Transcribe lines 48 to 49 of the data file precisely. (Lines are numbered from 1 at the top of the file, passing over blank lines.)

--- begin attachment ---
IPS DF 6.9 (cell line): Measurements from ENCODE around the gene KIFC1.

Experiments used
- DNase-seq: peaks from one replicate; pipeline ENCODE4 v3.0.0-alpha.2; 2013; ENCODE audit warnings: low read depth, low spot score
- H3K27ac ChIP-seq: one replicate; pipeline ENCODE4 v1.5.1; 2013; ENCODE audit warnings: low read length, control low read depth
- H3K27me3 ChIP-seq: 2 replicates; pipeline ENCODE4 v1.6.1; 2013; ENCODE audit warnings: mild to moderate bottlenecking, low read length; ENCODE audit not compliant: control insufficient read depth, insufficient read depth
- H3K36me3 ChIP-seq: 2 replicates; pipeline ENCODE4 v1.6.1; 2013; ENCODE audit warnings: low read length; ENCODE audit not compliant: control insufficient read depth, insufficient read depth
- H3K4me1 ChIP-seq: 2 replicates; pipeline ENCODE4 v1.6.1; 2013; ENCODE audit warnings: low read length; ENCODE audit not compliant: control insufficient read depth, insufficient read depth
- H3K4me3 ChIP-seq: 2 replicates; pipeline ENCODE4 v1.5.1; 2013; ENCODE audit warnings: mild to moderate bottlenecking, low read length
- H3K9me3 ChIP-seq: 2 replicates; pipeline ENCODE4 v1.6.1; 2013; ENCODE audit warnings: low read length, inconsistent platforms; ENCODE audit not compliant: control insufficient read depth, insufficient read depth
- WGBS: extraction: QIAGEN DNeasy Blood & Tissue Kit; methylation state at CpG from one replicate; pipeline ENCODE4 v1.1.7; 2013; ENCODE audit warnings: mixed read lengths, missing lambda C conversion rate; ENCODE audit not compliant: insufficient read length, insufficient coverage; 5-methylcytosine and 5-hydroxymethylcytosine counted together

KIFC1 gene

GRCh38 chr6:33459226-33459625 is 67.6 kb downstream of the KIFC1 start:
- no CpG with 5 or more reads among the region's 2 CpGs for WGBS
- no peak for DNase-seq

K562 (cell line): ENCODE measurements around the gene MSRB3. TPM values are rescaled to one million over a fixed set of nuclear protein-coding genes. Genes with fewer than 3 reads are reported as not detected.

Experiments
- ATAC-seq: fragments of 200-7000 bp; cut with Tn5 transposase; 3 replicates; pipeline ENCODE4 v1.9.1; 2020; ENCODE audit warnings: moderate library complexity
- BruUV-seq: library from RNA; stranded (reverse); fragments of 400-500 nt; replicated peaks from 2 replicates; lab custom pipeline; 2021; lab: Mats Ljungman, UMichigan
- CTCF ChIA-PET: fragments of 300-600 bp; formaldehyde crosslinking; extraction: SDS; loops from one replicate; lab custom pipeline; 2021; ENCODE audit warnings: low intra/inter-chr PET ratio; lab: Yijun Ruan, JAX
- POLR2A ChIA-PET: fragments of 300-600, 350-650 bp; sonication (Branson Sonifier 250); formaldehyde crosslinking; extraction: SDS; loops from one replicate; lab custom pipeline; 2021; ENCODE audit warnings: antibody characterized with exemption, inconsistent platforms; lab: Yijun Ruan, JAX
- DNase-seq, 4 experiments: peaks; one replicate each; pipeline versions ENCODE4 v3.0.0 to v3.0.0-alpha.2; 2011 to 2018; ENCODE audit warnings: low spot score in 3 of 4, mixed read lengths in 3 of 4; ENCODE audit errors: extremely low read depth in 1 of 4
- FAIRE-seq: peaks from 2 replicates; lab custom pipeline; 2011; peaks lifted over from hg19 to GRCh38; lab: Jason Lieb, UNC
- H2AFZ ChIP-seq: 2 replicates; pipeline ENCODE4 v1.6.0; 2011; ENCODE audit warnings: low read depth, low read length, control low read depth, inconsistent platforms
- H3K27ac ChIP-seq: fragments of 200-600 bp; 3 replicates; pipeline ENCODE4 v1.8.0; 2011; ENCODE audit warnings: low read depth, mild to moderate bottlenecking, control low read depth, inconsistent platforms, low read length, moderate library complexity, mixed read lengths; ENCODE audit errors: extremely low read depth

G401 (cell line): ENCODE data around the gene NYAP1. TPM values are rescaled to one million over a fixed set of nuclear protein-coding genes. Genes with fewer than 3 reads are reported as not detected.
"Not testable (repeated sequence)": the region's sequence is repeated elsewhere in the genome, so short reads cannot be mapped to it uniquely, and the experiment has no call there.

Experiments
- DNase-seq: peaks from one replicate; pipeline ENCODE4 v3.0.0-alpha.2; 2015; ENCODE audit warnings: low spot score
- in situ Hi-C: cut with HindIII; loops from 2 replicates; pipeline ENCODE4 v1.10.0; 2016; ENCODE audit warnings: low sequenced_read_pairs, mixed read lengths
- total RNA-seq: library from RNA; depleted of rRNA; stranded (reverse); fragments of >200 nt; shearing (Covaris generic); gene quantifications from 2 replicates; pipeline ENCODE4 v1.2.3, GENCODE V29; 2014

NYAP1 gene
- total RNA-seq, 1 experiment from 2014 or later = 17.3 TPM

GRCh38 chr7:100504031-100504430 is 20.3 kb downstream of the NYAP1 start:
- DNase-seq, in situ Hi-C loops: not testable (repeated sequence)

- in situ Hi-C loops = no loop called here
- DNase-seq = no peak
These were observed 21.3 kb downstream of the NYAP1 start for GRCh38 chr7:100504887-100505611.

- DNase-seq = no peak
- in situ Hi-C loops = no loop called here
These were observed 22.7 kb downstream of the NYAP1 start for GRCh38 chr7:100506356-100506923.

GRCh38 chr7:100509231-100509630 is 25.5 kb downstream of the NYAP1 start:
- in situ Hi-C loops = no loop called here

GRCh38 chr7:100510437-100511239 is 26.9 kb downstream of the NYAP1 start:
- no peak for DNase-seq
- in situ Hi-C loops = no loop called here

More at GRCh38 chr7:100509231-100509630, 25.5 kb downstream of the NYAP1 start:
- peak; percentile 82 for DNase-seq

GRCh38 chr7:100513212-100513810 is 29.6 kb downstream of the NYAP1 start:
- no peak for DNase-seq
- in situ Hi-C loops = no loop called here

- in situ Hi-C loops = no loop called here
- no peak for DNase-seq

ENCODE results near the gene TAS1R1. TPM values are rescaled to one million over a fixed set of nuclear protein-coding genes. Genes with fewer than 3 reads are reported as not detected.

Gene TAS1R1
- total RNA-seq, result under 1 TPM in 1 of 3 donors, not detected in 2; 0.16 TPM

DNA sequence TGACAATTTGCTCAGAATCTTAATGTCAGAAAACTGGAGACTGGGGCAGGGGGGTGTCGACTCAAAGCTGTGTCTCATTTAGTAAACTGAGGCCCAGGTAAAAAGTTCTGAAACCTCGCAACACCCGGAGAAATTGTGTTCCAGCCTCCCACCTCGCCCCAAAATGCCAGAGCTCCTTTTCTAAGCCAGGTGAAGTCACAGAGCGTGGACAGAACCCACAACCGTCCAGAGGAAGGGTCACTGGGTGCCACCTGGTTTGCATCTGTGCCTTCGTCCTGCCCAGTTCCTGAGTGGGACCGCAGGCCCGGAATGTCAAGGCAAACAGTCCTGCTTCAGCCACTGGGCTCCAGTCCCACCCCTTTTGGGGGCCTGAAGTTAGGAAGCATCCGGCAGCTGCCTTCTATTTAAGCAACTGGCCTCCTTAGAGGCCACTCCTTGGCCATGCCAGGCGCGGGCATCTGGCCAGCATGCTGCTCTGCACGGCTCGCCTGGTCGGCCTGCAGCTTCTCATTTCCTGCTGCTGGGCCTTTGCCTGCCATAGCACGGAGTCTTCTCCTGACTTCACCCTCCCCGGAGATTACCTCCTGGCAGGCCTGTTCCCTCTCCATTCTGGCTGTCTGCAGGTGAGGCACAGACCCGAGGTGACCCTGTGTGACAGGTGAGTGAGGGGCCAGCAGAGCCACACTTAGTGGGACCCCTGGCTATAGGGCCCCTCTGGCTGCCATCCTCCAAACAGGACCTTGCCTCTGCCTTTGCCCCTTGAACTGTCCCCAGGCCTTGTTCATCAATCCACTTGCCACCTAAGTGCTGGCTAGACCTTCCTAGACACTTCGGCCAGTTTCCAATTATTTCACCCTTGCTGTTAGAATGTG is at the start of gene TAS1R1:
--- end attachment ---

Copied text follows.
GRCh38 chr7:100513212-100513810 is 29.6 kb downstream of the NYAP1 start:
- no peak for DNase-seq